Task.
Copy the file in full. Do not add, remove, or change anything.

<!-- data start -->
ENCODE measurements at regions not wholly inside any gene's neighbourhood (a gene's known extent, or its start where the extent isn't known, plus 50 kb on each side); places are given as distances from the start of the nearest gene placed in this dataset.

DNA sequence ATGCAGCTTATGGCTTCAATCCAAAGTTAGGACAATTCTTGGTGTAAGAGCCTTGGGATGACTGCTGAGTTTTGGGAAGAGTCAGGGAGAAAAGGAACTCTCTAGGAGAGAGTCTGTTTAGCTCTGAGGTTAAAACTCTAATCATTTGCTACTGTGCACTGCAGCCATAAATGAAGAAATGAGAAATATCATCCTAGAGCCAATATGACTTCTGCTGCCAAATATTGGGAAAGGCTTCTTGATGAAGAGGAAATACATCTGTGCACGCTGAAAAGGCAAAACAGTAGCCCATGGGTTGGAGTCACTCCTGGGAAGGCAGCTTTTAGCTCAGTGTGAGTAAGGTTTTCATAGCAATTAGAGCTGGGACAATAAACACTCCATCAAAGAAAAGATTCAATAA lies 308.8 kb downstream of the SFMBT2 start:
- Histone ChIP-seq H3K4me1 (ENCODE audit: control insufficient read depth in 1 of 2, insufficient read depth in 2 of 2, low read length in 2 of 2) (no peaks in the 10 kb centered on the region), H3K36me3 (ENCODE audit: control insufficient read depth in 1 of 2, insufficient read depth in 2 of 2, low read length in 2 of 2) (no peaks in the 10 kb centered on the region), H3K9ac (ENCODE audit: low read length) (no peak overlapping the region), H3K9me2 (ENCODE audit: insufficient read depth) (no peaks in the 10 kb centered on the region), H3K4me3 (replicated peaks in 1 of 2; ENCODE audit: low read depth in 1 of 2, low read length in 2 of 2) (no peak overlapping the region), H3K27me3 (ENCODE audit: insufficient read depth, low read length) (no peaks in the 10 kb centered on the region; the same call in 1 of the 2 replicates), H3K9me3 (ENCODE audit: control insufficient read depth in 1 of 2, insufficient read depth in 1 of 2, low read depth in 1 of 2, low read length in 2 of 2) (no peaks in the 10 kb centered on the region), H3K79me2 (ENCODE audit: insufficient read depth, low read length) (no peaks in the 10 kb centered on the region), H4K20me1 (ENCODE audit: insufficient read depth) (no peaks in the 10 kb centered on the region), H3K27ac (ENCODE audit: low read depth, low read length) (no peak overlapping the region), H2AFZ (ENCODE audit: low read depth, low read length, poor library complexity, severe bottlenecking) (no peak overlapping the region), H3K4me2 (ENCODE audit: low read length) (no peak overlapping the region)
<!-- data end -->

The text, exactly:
ENCODE measurements at regions not wholly inside any gene's neighbourhood (a gene's known extent, or its start where the extent isn't known, plus 50 kb on each side); places are given as distances from the start of the nearest gene placed in this dataset.

DNA sequence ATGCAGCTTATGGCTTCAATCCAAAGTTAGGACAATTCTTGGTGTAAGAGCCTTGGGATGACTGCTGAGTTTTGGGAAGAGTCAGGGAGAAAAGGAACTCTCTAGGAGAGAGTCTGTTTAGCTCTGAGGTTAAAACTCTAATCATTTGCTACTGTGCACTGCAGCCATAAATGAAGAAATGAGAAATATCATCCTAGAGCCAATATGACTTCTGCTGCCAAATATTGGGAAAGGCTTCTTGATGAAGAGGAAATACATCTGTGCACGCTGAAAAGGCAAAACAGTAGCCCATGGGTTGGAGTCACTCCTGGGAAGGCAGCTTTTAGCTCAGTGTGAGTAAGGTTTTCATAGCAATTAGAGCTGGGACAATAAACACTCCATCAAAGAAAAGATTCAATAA lies 308.8 kb downstream of the SFMBT2 start:
- Histone ChIP-seq H3K4me1 (ENCODE audit: control insufficient read depth in 1 of 2, insufficient read depth in 2 of 2, low read length in 2 of 2) (no peaks in the 10 kb centered on the region), H3K36me3 (ENCODE audit: control insufficient read depth in 1 of 2, insufficient read depth in 2 of 2, low read length in 2 of 2) (no peaks in the 10 kb centered on the region), H3K9ac (ENCODE audit: low read length) (no peak overlapping the region), H3K9me2 (ENCODE audit: insufficient read depth) (no peaks in the 10 kb centered on the region), H3K4me3 (replicated peaks in 1 of 2; ENCODE audit: low read depth in 1 of 2, low read length in 2 of 2) (no peak overlapping the region), H3K27me3 (ENCODE audit: insufficient read depth, low read length) (no peaks in the 10 kb centered on the region; the same call in 1 of the 2 replicates), H3K9me3 (ENCODE audit: control insufficient read depth in 1 of 2, insufficient read depth in 1 of 2, low read depth in 1 of 2, low read length in 2 of 2) (no peaks in the 10 kb centered on the region), H3K79me2 (ENCODE audit: insufficient read depth, low read length) (no peaks in the 10 kb centered on the region), H4K20me1 (ENCODE audit: insufficient read depth) (no peaks in the 10 kb centered on the region), H3K27ac (ENCODE audit: low read depth, low read length) (no peak overlapping the region), H2AFZ (ENCODE audit: low read depth, low read length, poor library complexity, severe bottlenecking) (no peak overlapping the region), H3K4me2 (ENCODE audit: low read length) (no peak overlapping the region)